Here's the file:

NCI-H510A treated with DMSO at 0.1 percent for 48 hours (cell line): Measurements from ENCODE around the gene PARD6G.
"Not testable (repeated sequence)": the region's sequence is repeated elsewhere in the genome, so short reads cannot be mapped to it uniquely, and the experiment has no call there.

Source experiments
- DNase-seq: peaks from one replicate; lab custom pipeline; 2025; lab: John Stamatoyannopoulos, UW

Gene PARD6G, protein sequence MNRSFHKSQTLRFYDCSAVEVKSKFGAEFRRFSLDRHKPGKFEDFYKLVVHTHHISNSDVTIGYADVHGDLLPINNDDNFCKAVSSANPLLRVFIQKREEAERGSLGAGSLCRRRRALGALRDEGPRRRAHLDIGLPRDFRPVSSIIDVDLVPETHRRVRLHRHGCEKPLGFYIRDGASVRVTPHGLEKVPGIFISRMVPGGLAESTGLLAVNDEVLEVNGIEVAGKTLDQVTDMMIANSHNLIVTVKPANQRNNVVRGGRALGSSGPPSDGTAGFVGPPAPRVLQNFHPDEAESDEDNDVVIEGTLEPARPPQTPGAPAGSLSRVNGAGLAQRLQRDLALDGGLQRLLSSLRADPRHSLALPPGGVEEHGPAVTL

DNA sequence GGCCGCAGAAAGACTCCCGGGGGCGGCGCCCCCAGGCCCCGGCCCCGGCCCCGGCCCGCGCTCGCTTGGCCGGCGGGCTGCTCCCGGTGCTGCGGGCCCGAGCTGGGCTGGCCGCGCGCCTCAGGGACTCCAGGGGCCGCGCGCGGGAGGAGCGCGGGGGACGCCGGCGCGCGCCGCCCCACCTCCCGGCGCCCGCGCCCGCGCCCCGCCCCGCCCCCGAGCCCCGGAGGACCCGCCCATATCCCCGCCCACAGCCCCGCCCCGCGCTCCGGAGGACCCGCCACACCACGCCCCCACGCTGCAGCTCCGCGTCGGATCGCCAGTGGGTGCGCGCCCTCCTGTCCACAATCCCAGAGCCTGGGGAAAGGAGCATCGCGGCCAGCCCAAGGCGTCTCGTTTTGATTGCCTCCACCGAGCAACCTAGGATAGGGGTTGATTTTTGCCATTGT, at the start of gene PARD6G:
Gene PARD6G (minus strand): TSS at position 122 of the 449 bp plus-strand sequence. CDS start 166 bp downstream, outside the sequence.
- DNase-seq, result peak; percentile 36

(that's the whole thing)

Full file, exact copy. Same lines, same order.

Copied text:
NCI-H510A treated with DMSO at 0.1 percent for 48 hours (cell line): Measurements from ENCODE around the gene PARD6G.
"Not testable (repeated sequence)": the region's sequence is repeated elsewhere in the genome, so short reads cannot be mapped to it uniquely, and the experiment has no call there.

Source experiments
- DNase-seq: peaks from one replicate; lab custom pipeline; 2025; lab: John Stamatoyannopoulos, UW

Gene PARD6G, protein sequence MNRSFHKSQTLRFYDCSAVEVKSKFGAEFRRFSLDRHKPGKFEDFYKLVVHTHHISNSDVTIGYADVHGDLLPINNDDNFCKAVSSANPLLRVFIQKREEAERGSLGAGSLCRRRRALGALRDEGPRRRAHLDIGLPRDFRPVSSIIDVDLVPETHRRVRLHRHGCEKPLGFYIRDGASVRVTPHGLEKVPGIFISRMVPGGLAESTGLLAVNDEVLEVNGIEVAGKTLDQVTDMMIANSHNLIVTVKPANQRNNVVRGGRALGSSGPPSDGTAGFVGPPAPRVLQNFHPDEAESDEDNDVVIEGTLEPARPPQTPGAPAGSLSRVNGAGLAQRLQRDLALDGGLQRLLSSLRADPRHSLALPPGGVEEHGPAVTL

DNA sequence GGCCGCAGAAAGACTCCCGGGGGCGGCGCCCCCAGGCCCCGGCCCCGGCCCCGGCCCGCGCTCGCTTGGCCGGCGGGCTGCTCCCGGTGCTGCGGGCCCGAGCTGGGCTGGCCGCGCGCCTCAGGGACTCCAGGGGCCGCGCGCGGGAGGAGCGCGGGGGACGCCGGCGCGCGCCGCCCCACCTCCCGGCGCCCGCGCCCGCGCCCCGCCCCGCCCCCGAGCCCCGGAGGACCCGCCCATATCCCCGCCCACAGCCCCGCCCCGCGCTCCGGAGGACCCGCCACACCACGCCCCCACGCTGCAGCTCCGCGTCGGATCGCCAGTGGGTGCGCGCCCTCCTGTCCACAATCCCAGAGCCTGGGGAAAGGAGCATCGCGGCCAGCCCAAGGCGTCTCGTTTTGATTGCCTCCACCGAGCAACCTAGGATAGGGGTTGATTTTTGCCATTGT, at the start of gene PARD6G:
Gene PARD6G (minus strand): TSS at position 122 of the 449 bp plus-strand sequence. CDS start 166 bp downstream, outside the sequence.
- DNase-seq, result peak; percentile 36